This woman is no more a Muslim than I am a green-eyed Martian. She was brought up in a middle class American home, schooled privately during her formative years and had all the privilege and pampering that suburban life for young, white girls offered. Apparently, college and a lifetime of servitude to a corrupt, derelict education system which favors mediocrity over success, conformity over individuality, and the dishonesty of the diversity chorus over actual learning, turned a normal American woman into a screeching, tongue-twisted, limpid half-wit with no more original thinking than the average 30-second TV commercial. And the woman next to her in the photo (whose face I also have blotted out... to protect the guilty, as it is) is likely thinking of how she’ll cut out the heart of this insipid infidel when the time is ripe.

Such is the level of stupidity in America.

H. L. Mencken, who coined the phrase, “Nobody ever went broke underestimating the intelligence of the American public,” is having convulsions in his grave.

While we’re on the subject of stupid, let’s look at solar technology. I recently had the opportunity to state my concerns and throw out some ideas about solar power on a local radio show (this part is for you, Bob).

Western states, especially those blessed with abundant sunshine, have built enormous solar farms which feed electricity into the grid and eventually into people’s homes. Some such plans have recently come to the attention to our local mob boss or governor, who wishes to have the state of New York take lands (probably under eminent domain) and turn them over to giant utility corporations in order to bring the solar energy collective to New York.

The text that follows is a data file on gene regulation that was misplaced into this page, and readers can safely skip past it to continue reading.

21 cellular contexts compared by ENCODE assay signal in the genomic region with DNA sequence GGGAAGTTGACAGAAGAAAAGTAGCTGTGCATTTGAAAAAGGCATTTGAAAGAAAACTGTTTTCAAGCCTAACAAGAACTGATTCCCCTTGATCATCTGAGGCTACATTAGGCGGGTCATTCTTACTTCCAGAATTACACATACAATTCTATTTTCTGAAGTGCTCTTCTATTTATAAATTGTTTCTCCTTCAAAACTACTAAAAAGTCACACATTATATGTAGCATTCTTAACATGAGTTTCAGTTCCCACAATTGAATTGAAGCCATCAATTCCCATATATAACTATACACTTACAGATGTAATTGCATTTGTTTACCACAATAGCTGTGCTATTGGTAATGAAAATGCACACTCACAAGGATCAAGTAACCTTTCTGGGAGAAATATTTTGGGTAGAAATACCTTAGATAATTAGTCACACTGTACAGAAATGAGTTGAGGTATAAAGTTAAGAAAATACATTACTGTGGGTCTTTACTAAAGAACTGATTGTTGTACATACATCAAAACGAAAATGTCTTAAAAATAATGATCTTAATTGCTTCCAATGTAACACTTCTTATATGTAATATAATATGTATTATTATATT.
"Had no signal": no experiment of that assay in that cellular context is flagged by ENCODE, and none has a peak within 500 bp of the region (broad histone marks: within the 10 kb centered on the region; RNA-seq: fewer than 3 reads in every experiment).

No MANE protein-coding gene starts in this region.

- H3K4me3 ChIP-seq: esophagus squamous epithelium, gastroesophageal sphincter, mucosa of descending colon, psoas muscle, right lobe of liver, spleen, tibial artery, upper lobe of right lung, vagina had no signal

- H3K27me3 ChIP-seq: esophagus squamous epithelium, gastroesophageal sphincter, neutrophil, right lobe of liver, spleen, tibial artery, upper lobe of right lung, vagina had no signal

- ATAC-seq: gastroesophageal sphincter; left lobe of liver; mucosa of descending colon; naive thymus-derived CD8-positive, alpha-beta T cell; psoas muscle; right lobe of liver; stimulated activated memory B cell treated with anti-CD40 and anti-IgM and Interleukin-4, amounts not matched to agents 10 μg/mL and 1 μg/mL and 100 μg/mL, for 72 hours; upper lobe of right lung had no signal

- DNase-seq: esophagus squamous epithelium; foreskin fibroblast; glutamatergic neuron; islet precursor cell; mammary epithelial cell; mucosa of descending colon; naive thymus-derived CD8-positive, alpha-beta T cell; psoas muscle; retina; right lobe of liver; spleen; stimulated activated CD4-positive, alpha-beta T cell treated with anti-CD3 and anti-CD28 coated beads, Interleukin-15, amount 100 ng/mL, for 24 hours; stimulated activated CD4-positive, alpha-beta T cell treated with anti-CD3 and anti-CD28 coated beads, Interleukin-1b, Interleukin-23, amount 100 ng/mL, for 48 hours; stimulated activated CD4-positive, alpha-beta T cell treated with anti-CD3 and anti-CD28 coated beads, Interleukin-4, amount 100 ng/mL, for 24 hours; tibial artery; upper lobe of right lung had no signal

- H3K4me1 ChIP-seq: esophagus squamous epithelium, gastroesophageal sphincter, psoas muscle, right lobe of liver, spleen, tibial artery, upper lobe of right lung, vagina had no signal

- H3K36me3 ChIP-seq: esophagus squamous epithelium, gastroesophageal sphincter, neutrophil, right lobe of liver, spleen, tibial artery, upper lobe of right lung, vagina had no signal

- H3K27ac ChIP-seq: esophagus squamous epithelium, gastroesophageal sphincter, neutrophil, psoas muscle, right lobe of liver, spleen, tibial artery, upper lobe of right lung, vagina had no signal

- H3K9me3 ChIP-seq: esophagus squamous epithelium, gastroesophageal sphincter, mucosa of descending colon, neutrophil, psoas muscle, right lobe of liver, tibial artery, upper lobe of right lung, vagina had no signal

This is a canard designed to fool stupid people, of which there is no shortage in New York or anywhere else in this country. New York’s taxpayers are not as gullible or deep-pocketed as our countrymen out West. We’re tired of paying taxes and then paying again for subsidies to giant corporations. My advice on this radio show was for people to construct their own off-the-grid solar systems, at least partially offsetting the costs of centrally-distributed power.

Here’s how it goes. In most of New York, utility companies are allowed to assess a “customer charge,” a monthly stipend to the utility for the individual privilege of being a customer. There’s nothing more to it. It’s just an additional cost on your bill, sanctioned by our genius legislators, amounting to roughly $35 a month.

Considering that you’re going to stay on the gird for a number of years, that $35 a month becomes $420 a year and eventually, $4200 in ten years. Yes, $4200 just to be a sheep being sheared by the power company. If you took just that $4200 could easily purchase eight 250-watt solar panels at a cost of roughly $250 each (so, there’s $2000). An inverter, a voltage regulator, and a bank of four deep cycle batteries (which last 5-7 years, so they would have to be replaced at some point) should cost about $600-700. The solar panels have a useful life of twenty years, so, do the math (I know, it’s hard) and you’ll see how far ahead you could be.